Lost Horizon was directed by Frank Capra and released in 1937. It’s based on a 1933 novel which goes by the same name, but hasn’t really been adapted that faithfully. It is a film which has been chopped up and put back together again over the years and as a result of this there are times on the DVD version when the picture quality dips, or only the audio is available. However, a reasonable attempt has been made to match relevant production stills with the audio. As far as I’m concerned, the diminished picture quality or missing footage does not happen regularly enough throughout to detract from the final product.
It’s a black and white (but nevertheless pretty to look at) film very much of its time; the slowly advancing shadow of the Second World War is palpable. Lost Horizon begins with Disney-style storybook pages which turn as the words are read in a voiceover. The audience is rhetorically asked, “In these days of wars and rumours of wars, haven’t you ever dreamed of a place where there was peace and security, where living was not a struggle but a lasting delight?” From the outset the viewer is prompted to crave the elusive utopia with which the film is so concerned.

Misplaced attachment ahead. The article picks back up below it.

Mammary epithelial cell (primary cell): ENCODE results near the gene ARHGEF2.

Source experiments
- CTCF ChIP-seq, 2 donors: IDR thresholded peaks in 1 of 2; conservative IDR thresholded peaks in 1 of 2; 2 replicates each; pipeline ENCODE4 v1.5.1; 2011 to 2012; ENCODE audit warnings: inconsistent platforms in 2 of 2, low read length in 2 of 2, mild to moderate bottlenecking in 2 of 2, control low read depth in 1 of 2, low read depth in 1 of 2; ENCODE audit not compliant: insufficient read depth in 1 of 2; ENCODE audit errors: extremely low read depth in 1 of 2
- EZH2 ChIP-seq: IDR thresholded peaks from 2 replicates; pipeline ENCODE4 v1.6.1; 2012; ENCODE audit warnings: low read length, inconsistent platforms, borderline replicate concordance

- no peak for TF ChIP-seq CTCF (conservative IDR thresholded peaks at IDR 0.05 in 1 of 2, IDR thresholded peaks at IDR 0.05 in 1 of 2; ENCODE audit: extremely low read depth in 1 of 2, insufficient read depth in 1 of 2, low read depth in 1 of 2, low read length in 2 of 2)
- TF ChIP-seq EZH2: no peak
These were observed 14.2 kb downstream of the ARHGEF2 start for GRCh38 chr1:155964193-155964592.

The first scene deals with a hectic escape; a mismatched group of individuals are the last to be evacuated from Baskul, China, just prior to the outbreak of a violent revolution. They clamber aboard their flight and start to form unlikely bonds. Before too long they realise that their flight does not appear to be going in the right direction. After a fraught crash landing and an equally fraught hike through the Himalayas, they realise that they have been taken somewhere off the map; to a place that preaches good manners and moderation, “A way of life built on one simple rule: ‘be kind’ ” Made at a time when the threat of war was very real, this story is pure idealistic escapism and it is our hero who takes the ethos of Shangri-La the most to heart.